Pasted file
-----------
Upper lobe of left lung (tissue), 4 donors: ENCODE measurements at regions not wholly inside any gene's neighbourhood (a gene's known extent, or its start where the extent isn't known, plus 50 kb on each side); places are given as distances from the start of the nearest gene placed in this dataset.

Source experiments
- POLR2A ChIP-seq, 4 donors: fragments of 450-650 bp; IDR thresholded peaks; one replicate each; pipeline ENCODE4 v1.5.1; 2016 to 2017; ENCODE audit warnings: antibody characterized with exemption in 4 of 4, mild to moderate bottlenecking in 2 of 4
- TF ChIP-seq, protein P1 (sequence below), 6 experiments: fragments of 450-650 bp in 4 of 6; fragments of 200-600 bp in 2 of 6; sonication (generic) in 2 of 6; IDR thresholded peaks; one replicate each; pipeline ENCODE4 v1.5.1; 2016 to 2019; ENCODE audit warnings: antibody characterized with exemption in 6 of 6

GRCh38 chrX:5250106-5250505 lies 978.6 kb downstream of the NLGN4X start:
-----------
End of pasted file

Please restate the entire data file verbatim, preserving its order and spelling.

Upper lobe of left lung (tissue), 4 donors: ENCODE measurements at regions not wholly inside any gene's neighbourhood (a gene's known extent, or its start where the extent isn't known, plus 50 kb on each side); places are given as distances from the start of the nearest gene placed in this dataset.

Source experiments
- POLR2A ChIP-seq, 4 donors: fragments of 450-650 bp; IDR thresholded peaks; one replicate each; pipeline ENCODE4 v1.5.1; 2016 to 2017; ENCODE audit warnings: antibody characterized with exemption in 4 of 4, mild to moderate bottlenecking in 2 of 4
- TF ChIP-seq, protein P1 (sequence below), 6 experiments: fragments of 450-650 bp in 4 of 6; fragments of 200-600 bp in 2 of 6; sonication (generic) in 2 of 6; IDR thresholded peaks; one replicate each; pipeline ENCODE4 v1.5.1; 2016 to 2019; ENCODE audit warnings: antibody characterized with exemption in 6 of 6

GRCh38 chrX:5250106-5250505 lies 978.6 kb downstream of the NLGN4X start: